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How Well Do You Really Know Your Clients?

Really understanding your client is a good thing; here's a unique tool to help you do it better.

David J. Drucker, 08/17/2006

Sir Winston Churchill said, "History will be kind to me for I intend to write it."  That's precisely the opportunity Jane Wollman Rusoff offers your clients with Family Star Productions'   Legacy Profiles.

But I'm getting ahead of myself.  Financial advisors are taught to put the client first, find out his life goals, and help him attain those goals.  It all sounds so simple, but it's not.  Sure, if you plunk a questionnaire down in front of your new client and he puts his goals in writing for you, it may seem simple.

But I can tell you what he's going to write and I haven't even met your client.  He's going to say he wants to provide a good education for his kids and he wants to have a comfortable retirement.  Those have been every client's professed goals since the College for Financial Planning long ago told us how important goals are.

The College was right, in theory, but wrong in practice.  How important can goals be if every client has the same ones?  The College's process was oversimplified but it enabled product folks to appear more legitimate in their quest for commission dollars.  Today's professional advisor goes beyond questionnaires and perfunctory goals.  Heck, he actually talks to his client.

And that's what Rusoff does too, so maybe advisors should take a look at her process.  "I had specialized in writing for consumer electronics publications for many years until I did some stories in the 80s about how celebrities were using new electronic products, like big screen TVs and computers.  With those new contacts, I started doing profiles of comedians for a wide range of consumer publications and, from there, began specializing in entertainment profiles."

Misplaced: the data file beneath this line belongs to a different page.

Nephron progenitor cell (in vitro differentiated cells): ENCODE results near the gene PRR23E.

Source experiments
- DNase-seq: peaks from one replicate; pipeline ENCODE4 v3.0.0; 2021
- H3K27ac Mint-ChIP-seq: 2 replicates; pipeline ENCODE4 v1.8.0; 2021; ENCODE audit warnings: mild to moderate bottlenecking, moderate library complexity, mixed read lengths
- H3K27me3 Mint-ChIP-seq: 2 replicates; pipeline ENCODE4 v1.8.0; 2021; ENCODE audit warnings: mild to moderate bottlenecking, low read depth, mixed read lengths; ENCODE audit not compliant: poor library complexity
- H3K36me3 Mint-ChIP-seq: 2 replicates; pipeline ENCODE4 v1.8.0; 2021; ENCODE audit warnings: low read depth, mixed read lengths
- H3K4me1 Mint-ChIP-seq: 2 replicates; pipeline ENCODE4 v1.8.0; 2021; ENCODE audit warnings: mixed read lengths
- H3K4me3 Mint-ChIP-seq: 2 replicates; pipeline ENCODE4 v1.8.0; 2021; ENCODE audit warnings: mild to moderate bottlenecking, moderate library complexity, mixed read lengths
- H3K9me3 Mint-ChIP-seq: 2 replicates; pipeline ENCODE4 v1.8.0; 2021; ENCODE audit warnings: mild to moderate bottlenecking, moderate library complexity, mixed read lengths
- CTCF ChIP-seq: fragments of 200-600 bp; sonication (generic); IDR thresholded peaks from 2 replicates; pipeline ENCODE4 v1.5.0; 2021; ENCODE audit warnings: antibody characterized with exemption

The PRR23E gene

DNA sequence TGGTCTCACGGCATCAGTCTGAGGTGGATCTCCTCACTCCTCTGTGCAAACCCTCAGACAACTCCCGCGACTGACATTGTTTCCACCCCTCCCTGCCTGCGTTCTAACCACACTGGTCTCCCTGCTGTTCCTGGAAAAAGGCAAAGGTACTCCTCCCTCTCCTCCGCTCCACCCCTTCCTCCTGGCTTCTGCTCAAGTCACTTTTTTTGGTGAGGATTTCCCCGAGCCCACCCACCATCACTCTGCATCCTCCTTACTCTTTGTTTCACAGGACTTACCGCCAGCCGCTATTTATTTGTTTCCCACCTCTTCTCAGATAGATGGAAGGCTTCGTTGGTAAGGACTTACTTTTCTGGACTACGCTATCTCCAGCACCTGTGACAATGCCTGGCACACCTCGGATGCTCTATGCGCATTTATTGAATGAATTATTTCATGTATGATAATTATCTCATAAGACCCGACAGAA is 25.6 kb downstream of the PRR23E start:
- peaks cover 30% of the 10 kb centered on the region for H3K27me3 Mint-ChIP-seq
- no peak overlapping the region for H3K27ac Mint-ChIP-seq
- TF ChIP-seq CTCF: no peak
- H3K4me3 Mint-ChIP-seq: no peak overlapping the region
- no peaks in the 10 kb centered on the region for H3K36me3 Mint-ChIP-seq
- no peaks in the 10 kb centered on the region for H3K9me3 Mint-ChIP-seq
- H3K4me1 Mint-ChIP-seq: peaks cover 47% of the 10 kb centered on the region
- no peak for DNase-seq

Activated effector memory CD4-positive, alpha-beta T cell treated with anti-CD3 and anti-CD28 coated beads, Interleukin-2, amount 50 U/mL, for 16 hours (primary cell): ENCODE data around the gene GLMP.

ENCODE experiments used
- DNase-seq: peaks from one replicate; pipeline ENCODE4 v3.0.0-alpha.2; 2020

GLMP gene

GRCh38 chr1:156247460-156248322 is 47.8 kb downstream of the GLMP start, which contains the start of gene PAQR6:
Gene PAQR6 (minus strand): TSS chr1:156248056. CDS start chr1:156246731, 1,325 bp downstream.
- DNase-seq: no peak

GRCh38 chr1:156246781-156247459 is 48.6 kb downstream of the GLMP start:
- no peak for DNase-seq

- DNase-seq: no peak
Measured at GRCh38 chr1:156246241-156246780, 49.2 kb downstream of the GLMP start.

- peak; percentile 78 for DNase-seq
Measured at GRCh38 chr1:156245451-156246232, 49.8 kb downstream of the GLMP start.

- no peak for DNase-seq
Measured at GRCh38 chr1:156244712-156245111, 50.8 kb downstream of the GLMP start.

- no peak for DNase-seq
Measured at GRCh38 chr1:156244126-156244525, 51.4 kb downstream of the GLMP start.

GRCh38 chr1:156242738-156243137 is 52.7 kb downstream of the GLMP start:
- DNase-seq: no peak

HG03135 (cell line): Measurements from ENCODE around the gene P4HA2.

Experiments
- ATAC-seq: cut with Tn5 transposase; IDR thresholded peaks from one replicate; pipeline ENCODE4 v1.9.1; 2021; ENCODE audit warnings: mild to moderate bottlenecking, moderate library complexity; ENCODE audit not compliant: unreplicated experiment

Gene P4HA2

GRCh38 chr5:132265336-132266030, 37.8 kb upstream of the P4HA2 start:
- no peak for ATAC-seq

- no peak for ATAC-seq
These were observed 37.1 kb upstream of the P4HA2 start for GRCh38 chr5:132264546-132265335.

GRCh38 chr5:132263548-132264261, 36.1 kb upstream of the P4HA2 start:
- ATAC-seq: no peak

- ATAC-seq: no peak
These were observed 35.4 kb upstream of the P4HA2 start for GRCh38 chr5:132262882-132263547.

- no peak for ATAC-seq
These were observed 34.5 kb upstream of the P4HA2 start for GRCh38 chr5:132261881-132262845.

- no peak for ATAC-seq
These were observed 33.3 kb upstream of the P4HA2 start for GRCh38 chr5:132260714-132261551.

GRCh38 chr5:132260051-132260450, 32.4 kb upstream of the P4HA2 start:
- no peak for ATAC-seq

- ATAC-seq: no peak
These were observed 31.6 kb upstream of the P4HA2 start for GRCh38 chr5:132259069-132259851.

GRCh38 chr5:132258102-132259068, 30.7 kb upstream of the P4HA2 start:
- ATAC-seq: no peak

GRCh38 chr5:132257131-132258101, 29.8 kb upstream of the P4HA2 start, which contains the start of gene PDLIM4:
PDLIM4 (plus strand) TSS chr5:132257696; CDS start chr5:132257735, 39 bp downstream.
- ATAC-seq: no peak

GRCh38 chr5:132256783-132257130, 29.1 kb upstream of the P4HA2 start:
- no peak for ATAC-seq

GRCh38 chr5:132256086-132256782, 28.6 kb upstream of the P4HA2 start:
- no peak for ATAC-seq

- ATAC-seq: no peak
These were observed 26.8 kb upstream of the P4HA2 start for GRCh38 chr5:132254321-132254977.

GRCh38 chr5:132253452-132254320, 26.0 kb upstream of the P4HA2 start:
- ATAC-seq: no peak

Of her five books, Rusoff co-authored three with the late, famous comedian and creator of the Tonight Show, Steve Allen.  Her hundreds of celebrity interviews have covered the field from Ray Charles, to Pee-Wee Herman (Paul Reubens), to the now-infamous Mel Gibson.

Even I have had the honor of being interviewed by Rusoff for the "Profiles in Success" article that Research magazine ran on me in its November 2003 issue and, if I learned anything from that experience, I learned that interviewing is a skill.  In just 20 minutes, Rusoff had all the facts she needed and portrayed me convincingly in her article.  Heck, even I found me interesting!

Says Rusoff, "One Legacy Profiles client told me, 'My mother felt very comfortable talking to you and she doesn't usually open up to anyone.'  I have to have ways of getting people to reveal themselves.  It's all about building rapport.  They feel comfortable with me and trust me.  I'm empathic.  I listen listen listen.  Sometimes someone will say something that answers my question but then she adds information; if you listen, can get a whole other story."

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